'Tomboys' on the tennis court
A scene from the film 'Jadzia', dir. Mieczysław Krawicz, 1936, photo: Filmoteka Narodowa
Sztuka Ubierania (The Art of Dressing), a popular advice-book written by Jadwiga Suchodolska and quoted by Sieradzka, sports clothing should be comfortable, but first and foremost, it should abide by the rules of decency. What did that mean?
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The famous seaside resorts – Jurata, Jastarnia and Sopot – saw gentlemen arrive on beach in long bathrobes made of soft terry, paired with either straw hats or small sailors' caps. Ladies promenaded along the seashore in exquisitely embroidered pyjamas made of silk. Bathing suits were decorated with frills, and heads bore elaborate turbans. Multicoloured Japanese paper umbrellas provided protection from the sun.
Soon, however, tanned skin also became stylish, following the trendsetting Coco Chanel. With the tan's popularity, the bathing suit underwent a gradual metamorphosis, exposing more and more of the body. Fashion advice books from the period state:
Vintage Beaches of a Pre-War Poland
It looks best when made from woollen tricot. If the bathing suit is used on the beach, we can also purchase a similar bathrobe to go with it, a rubber cap, or a big hat, as well as rubber or rafia ribbon slippers. The bathrobe should not be too flashy, it should be wide, long, and warm.
Beach-goers taking a dance class, 1930, photo: NAC National Digital Archive
Some time later, short skirts also emerged, but two-piece bathing suits only made it to Baltic shores in the late 1930s. The first models, along with espadrille-styled slippers, were presented at the Summer Fashion Ball at the Warsaw Europejski (European) Hotel in June 1939.
Let's take a look now at the popular winter resorts of the Zakopane, Wisła, and the Hutsul regions. Skirted women skiers disappeared from the slopes to make room for new attire – sweaters up to the neck, 'pump' pants with woollen socks, and elegant little hats. Ice rinks saw the reign of short pleated skirts, socks worn on top of warm stockings, and lace-up shoes, to which skating blades could be attached. A similar style could be observed on tennis courts.
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Women automobile drivers would take rides in leather jackets, wearing air-filtered gloves (with many openings) and tight, so-called 'pilot-hats' (pilotki in Polish). Women who took part in races showed up in one-piece jumpsuits.
'Legs have lost their charm'
The Wall Street crash and subsequent economic crisis of 1929 collides with the return of femininity to the realm of fashion. Hair is done up in meticulously shaped curls, buns, waves and perms, and long dresses once again underscored feminine shapes. An exoticising fascination with African and Asian cultures also echoes in fashion, with many details and colours inspired by the traditional batik costumes of Balinese dancers.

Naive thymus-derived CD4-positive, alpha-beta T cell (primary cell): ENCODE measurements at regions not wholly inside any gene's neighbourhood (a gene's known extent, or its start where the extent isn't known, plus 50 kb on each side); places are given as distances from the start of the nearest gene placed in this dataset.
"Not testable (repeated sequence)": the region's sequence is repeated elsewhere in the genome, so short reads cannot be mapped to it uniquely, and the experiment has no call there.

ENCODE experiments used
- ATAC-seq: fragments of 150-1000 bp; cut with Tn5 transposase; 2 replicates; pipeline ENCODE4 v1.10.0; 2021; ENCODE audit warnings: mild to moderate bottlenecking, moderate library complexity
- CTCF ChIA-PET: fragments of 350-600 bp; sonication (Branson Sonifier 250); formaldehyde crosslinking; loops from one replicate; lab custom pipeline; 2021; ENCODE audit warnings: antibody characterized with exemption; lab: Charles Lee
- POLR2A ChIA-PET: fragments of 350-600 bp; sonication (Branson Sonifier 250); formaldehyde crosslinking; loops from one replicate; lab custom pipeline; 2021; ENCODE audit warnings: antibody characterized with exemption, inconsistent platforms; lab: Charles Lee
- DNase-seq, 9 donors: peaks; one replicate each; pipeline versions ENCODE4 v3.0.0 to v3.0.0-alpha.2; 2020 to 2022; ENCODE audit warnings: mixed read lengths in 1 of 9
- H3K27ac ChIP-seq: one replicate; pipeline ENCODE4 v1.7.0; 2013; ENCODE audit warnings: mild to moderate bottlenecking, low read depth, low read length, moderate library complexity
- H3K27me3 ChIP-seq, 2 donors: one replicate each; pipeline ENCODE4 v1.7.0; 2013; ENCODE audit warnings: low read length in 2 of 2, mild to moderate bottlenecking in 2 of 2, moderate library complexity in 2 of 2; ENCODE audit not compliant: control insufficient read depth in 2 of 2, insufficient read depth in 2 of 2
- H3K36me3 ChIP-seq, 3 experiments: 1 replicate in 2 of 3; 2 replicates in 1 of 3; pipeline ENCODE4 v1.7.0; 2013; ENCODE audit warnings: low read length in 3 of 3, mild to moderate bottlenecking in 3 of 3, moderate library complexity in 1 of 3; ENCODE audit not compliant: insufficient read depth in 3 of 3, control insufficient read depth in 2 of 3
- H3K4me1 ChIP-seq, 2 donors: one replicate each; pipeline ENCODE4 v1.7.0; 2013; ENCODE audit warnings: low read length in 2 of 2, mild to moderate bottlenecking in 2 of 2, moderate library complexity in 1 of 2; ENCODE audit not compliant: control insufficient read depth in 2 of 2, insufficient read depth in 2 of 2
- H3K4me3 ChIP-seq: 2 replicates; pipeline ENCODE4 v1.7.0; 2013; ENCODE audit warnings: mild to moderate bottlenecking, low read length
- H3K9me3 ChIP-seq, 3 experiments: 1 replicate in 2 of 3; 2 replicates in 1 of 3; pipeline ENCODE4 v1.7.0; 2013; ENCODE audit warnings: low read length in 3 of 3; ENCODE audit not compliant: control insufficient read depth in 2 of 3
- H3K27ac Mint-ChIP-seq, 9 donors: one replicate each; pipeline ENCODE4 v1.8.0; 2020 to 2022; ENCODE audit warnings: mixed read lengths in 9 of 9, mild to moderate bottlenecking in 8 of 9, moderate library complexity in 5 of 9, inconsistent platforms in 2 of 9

In 1930, the painter and portrait maker Stefan Norblin enthusiastically advertises two types of evening dress in Świat (World) magazine, commenting on this long-awaited transformation in women's fashion:
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We finally see a return of the long dress and we rejoice upon seeing how triumphantly it parades, shimmering with all the colours of the rainbow and aniline, long, wavy, spreading the charms of femininity. How it seduces up with the harmony of its line, the softness of each move, the grace of each pose. How, in a delicate embrace, it encapsulates the hips, and how, in an embarrassed gesture, in covers over with its dreamy waves the treasure of feminine legs. (...) We're fed up with those exposed limbs, and have long become blasé about their frequent view. Ever since the era of the caveman, no masculine generation has been granted the view of so many feminine legs as we have had to stare at for the last few years. Legs have become too popular, too banal and available to the eyes. Legs have lost their charm, the woman an important asset in the game of love, and the man – many a delightful illusion. A man's stance towards legs has become merely friendly.
In the interwar period, stars of the silver screen would attend famous fashion balls at the Hotel Europejski, dressed in crinoline, sequins and silk. A King and Queen of the ball would be elected, and the event was always widely commented on by the press. The distinguished titles were awarded to Nina Andrycz, Vera Bobowska and Zula Pogorzelska, and among the gentlemen, the title of King was presented to Fryderyk Jarossy and Jarosław Iwaszkiewicz, among others.
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Now, let's look into the wardrobes of the masculine icons of interwar elegance…
A flower in the buttonhole